Of course, Britain is also tied financially to other European Union nations, such as Ireland—and, to a lesser extent, Spain, Portugal, Greece and Italy, which are even worse off. Increasingly, these troubles are causing observers to question whether the EU can survive in its present form. And it is not just the EU that is suffering; in one way or another, virtually all nations have been sucked into a worldwide economic crisis accompanied by austerity and pain.
Moreover, it is sobering to consider that this massive worldwide recession could have been avoided. A very few far-sighted economists saw it coming. Oxford-educated Fred Harrison, ridiculed as a "Prophet of Doom" in the early years of this century, is now widely credited for predicting—as early as 1997—the economic boom and bust that first brought us the "housing bubble" and then the implosion of the financial markets. But Harrison, and the few others who gave similar warnings, went unheeded.
Also unheeded was the biblical perspective. Long-time Tomorrow's World readers know that the Bible identifies key measures (see Leviticus 25) that would go a long way to resolving the recurring boom/bust cycles of modern capitalism. These measures relate especially to the land, to the disadvantaged—and to the problem of debt.
God decreed for His people a system in which all families would be able to own land, and to retain it across the generations. It set strict limits in place against land speculation. How? In ancient Israel, every 50th year was designated as a Year of Jubilee—during which people could return to their possessions and family (vv. 10–13, 39–43, 47–55), and debts would be cancelled (vv. 23–28, 31–34). In this system, if people were in trouble, their wealthier neighbors could not exploit them, but had an obligation to help them and not profit from their misery (vv. 35–38).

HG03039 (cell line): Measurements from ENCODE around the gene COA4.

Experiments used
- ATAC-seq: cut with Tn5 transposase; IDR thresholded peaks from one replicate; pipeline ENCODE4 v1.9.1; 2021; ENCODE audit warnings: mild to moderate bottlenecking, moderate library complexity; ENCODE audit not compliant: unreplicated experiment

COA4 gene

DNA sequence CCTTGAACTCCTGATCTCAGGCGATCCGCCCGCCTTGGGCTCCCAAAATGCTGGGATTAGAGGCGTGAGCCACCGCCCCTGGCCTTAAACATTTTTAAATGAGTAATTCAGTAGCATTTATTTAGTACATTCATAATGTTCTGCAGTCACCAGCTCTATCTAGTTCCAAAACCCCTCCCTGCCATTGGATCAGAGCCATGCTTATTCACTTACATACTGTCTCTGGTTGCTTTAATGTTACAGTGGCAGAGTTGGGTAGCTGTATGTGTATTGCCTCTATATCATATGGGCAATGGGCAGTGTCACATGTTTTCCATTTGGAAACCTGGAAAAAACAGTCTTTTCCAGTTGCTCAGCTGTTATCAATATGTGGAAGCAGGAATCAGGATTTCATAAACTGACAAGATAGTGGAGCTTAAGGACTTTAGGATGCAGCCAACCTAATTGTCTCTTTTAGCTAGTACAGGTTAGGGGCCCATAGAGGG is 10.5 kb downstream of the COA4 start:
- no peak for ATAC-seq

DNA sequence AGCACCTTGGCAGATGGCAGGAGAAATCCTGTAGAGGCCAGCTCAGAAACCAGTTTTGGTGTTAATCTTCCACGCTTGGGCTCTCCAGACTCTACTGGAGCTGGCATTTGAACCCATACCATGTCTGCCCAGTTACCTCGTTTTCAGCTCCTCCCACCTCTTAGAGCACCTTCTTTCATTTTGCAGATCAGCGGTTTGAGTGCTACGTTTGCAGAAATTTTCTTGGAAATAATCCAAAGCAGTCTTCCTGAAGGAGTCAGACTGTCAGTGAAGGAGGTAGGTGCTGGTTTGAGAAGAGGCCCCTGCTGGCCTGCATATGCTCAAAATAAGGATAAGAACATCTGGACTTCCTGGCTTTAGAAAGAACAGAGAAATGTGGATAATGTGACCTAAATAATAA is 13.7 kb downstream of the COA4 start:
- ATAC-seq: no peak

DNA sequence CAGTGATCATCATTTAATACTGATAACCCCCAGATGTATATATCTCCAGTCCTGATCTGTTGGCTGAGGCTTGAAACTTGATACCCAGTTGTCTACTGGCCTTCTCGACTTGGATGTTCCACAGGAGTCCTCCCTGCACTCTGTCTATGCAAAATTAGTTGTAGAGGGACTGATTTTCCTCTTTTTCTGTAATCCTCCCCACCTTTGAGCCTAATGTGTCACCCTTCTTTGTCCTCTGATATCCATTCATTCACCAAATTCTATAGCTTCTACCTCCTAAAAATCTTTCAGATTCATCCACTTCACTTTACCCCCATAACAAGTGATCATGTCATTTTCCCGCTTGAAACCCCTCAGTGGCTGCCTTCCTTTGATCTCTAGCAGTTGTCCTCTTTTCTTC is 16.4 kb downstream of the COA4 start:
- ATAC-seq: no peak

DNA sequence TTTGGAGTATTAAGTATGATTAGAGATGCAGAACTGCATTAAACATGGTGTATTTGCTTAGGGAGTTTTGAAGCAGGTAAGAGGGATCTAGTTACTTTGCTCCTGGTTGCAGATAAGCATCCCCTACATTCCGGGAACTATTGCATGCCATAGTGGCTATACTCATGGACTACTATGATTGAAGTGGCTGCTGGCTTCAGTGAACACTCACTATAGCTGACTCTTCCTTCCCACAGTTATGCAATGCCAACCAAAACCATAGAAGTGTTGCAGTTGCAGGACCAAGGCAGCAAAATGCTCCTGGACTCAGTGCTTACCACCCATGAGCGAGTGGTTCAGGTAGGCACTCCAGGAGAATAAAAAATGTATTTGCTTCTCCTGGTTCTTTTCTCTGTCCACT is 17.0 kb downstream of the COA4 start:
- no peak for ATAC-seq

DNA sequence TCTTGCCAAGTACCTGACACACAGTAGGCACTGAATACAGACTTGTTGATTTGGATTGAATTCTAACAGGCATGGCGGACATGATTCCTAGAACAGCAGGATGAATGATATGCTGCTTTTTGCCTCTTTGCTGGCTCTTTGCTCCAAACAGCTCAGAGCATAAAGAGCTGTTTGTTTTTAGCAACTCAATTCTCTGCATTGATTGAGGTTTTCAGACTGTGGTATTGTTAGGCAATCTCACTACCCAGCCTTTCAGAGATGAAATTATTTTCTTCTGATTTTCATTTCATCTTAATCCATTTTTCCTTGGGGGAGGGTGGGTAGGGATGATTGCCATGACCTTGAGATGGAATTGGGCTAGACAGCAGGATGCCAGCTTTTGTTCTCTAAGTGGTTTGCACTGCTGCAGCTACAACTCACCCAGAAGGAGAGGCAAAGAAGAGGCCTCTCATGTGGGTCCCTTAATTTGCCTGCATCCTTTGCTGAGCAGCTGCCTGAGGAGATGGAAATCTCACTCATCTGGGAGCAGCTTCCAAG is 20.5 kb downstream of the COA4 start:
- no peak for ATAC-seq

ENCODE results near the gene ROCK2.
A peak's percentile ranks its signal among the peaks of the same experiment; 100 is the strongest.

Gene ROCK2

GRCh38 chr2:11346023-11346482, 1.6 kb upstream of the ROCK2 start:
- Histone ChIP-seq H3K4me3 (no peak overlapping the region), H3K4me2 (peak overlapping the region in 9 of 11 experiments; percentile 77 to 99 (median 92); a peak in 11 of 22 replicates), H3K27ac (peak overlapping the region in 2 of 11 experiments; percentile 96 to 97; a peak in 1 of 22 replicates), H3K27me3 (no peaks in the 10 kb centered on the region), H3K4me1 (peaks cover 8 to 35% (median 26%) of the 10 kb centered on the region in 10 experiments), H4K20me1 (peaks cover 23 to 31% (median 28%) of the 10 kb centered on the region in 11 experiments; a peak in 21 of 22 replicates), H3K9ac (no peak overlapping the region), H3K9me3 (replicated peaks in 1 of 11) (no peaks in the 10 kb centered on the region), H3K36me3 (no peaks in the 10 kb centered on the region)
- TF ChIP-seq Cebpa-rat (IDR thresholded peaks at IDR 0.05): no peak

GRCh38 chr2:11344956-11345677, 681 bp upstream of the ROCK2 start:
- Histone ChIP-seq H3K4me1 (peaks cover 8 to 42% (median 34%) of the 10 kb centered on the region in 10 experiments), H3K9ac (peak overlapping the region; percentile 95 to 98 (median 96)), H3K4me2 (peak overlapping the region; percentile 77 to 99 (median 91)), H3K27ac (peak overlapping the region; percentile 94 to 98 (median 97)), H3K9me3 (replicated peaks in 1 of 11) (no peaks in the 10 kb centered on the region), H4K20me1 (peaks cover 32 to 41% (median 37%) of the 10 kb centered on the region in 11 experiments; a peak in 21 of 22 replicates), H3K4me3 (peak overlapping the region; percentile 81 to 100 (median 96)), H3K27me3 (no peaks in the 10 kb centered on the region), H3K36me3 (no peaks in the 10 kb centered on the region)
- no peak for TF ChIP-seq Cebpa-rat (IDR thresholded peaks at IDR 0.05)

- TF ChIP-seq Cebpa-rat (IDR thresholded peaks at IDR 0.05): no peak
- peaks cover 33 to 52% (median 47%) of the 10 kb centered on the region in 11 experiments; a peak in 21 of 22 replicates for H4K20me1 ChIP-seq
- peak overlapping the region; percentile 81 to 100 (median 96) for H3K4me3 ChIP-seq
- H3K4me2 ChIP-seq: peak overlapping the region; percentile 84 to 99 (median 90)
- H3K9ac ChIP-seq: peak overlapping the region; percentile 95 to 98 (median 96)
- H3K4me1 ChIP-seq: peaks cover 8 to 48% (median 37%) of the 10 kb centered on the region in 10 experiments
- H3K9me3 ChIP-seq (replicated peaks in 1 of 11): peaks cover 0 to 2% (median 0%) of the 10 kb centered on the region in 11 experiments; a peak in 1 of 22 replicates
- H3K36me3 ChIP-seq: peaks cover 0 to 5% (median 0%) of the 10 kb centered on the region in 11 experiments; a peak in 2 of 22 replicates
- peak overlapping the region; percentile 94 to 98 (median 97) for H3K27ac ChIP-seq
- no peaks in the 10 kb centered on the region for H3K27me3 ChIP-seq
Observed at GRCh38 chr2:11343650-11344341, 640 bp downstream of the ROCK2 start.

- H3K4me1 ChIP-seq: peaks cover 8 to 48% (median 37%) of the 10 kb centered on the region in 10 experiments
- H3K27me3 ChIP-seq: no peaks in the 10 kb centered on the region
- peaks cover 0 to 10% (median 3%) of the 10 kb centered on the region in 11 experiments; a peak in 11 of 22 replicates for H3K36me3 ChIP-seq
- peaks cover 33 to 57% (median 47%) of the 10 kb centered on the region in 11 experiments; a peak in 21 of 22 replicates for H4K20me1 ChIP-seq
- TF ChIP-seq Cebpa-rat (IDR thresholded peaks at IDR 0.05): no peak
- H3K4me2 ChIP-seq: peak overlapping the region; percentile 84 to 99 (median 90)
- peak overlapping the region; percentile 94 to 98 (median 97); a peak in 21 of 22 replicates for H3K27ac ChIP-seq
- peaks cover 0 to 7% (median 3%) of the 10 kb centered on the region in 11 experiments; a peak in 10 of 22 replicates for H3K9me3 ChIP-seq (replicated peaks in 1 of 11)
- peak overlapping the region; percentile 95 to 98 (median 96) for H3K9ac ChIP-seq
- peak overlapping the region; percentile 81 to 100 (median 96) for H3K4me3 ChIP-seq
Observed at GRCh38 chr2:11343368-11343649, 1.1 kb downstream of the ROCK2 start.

Tragedies could still befall a family. But even if property had to be sold, or a worker had to become another's servant, God's statutes established the right to redeem what had been lost, at a prorated cost based on the time remaining before the next Jubilee (vv. 50–52). Even if redemption were not possible, the land would eventually be restored to its owner in the Year of Jubilee.
By contrast, in our present system, debts tend to grow larger than the ability to pay, such that once people are in debt, they often find themselves in a vicious cycle in which their debt grows larger even while they become less and less able to marshal the resources to pay down the debt. Many workers end up as little more than "wage slaves"—unable to provide for their families with dignity, forever one paycheck away from total ruin.
A time is soon coming when Jesus Christ will return to the earth to establish the Kingdom of God. At that time, all nations will finally experience the blessings of living by God's humane and practical statutes. Despite periodic calls for debt relief, the likelihood of any present government applying the Jubilee principle is rather remote ("Time for a jubilee," The Guardian, April 23, 2009). In economics, as in many other areas of life, our society systematically disregards and ignores the principles God has provided for our benefit. The result—as the U.K. is now experiencing firsthand—is eventually, inevitably, crisis. God speed the day when Christ returns to establish His Millennial rule, and the days of austerity are past.